How do Islamic bonds work without interest? By generating profit

 
Sarah Spickernell
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This is Goldman's second attempt at issuing a Sukuk (Source: Getty)
Goldman Sachs announced last week that it is planning to issue its first Islamic bond, and has already set the ball rolling by meeting potential backers in Qatar and the United Arab Emirates.
With a wealth of potential investors to tap into in the Middle East, it is no surprise that Goldman has taken this step – Islamic investors cannot put their money into conventional bonds because they involve the payment of interest, which is prohibited by Sharia law.
So how do Islamic bonds, also known as Sukuks, operate without interest? Given the main attraction of conventional bonds is the accumulation of interest over time, it seems unlikely that anyone would want to invest in a bond not offering this financial reward.
The answer lies in the generation of profit, which can be just as lucrative as regular payments of interest according to Ahmad Salam, former head of global Islamic finance at Credit Suisse.
“In Islam, making money from money is what is forbidden, so you have to generate economic activity to produce profits. Money is a means of exchange rather than an asset itself, and that is the essential difference,” he told City A.M.
“So Islamic finance is much more equity based, and that’s the main difference with traditional banking. Because interest is forbidden in Islam, the pre-agreed rate of return for your capital is not allowed.”
This means the investor's money is put into various activities in order to generate a profit, and the investor receives a margin of that profit which can be equal to the amount they would receive as interest from a conventional bond.
In fact, the margin of profit to be paid can be determined using same benchmarks as for interest rates. “Just like with a conventional bond, Libor is used to determine the rate at which profit is returned. This means the investor ends up receiving just as much as they would for a conventional bond,” explains Salam.
“Libor is the most transparent theory, or it was until recently, for saying what a fair rate of profit is for the money I am investing in you. Libor meets those criteria for Islamic bonds”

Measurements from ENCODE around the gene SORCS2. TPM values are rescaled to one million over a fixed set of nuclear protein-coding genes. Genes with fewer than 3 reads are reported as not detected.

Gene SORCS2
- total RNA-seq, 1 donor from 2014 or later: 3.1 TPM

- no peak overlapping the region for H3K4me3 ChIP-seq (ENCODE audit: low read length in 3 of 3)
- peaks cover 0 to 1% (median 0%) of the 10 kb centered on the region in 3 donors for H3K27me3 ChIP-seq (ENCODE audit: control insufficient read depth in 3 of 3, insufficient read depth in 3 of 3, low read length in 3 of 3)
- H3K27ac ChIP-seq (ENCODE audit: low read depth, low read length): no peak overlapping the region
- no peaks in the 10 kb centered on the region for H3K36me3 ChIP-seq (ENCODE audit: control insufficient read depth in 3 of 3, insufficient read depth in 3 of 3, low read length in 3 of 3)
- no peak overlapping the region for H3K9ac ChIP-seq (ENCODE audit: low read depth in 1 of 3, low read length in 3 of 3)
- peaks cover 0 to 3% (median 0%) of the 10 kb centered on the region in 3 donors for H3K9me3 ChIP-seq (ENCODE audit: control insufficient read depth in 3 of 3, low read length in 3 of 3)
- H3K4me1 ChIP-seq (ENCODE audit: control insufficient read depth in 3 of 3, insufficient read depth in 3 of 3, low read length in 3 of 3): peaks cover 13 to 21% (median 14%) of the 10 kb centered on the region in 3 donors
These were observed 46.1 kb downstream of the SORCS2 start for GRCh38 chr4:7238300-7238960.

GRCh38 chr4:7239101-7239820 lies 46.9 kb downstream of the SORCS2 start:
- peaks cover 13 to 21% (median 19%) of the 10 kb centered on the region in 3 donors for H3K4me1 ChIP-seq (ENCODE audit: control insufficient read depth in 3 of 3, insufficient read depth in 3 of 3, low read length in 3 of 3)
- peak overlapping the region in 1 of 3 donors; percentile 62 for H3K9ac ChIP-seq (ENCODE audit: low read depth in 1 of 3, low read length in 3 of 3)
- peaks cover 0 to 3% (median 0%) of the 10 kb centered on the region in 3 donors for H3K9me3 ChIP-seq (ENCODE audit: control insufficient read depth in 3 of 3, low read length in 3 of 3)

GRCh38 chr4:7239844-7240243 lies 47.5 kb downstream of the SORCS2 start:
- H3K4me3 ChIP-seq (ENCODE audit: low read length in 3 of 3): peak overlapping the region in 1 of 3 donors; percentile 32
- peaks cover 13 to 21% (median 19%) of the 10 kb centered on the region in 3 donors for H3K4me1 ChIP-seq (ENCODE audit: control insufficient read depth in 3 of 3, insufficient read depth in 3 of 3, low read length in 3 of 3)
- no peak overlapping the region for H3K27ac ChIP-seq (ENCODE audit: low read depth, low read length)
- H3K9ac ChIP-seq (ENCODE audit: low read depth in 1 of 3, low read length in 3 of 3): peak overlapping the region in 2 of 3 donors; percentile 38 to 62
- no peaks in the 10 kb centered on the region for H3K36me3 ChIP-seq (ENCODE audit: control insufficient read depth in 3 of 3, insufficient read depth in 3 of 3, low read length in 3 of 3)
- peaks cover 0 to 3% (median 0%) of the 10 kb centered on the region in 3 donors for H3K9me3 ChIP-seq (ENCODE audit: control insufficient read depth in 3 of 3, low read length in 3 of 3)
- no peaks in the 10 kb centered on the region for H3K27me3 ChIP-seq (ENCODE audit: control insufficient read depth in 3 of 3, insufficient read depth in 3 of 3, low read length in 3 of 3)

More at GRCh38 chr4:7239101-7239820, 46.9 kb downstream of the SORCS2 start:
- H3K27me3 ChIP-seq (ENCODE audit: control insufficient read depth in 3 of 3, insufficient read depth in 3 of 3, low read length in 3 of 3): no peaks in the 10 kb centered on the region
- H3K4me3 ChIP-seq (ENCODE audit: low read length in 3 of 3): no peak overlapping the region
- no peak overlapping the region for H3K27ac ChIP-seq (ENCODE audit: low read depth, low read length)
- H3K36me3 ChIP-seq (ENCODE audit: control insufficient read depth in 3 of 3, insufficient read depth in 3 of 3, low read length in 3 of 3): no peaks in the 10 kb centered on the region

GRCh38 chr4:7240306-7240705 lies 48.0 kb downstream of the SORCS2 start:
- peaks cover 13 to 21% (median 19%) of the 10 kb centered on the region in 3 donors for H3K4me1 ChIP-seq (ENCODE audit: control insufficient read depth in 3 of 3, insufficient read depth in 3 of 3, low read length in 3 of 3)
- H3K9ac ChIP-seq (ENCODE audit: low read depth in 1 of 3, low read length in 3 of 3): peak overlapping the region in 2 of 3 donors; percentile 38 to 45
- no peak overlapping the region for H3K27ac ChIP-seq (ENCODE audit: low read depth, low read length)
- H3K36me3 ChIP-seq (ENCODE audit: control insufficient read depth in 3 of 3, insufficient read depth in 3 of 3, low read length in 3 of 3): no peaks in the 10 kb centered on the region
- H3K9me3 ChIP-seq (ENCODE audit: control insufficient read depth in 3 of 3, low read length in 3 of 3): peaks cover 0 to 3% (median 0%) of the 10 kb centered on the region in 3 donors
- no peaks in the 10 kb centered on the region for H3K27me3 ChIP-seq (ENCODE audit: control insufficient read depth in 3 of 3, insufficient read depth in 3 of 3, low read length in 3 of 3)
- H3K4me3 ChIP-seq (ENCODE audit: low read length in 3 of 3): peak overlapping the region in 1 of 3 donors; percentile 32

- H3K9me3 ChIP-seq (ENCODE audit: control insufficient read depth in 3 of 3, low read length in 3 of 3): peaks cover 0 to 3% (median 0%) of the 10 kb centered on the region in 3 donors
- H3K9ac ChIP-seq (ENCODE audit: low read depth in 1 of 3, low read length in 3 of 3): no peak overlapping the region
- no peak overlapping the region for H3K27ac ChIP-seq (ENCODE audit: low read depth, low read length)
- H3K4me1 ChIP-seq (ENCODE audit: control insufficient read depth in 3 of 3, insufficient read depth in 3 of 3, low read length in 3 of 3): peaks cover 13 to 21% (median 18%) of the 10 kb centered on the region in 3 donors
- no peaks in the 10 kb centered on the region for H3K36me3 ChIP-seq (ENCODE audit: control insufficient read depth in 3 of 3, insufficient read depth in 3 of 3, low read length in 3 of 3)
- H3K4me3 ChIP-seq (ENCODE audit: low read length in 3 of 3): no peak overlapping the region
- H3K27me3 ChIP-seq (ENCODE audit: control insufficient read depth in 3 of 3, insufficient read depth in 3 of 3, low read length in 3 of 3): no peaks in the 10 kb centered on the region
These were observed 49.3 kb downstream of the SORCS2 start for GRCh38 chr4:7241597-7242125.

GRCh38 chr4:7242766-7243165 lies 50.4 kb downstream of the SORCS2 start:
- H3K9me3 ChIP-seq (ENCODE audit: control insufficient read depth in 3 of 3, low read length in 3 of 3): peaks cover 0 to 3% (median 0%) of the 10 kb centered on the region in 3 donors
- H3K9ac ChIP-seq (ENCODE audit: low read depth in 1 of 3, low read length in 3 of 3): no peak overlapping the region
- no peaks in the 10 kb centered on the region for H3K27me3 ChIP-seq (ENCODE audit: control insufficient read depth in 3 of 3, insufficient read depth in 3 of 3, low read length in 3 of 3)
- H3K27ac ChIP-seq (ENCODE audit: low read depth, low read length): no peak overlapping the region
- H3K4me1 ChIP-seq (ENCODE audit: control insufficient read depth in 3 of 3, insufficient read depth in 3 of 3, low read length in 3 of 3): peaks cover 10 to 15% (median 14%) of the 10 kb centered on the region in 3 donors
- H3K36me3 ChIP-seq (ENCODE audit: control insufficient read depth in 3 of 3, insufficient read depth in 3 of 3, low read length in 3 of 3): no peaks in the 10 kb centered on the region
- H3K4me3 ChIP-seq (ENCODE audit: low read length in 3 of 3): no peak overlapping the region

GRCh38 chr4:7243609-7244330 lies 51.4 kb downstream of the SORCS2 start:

Second attempt for Goldman
Goldman's issuance is expected to consist of five-year bonds with a combined value of $500m. The US bank will be the second financial institution to issue Islamic bonds, after HSBC became to first global bank to offer them in 2011.
It is not Goldman's first attempt to issue such a bond, however. Recognising the investment opportunities and the growing demand for Islamic finance, it first tried to issue one in 2011, but it was rejected by investors on the grounds that the structure was not acceptable.
“It seemed as though they were trying to pull the wool over the eyes of the Islamic community – but many scholars pushed back and said that the structure didn't fit in with Shariah requirements,” explained Salam. “They could not prove that the profit generated would be ring-fenced from money generated from other, non Sharia-compliant activities.”
For activities to be Shaira-compliant, they must not be connected to the payment of interest through any other type of activity.
Goldman has revealed very few details about the bond so far, but Salam expects the bank to have addressed many of the obstacles it encountered in 2011, and that the structure will provide much more protection against contamination of returns.
The fact that the National Bank of Abu Dhabi and Dubai’s Emirates NBD Capital have been involved in structuring the bond will also improve its chances of pleasing potential investors this time round.
And who are these investors likely to be? “It will mainly be Islamic banks with large amounts of liquidity they are looking to put away. Also Islamic insurance companies,” concludes Salam.

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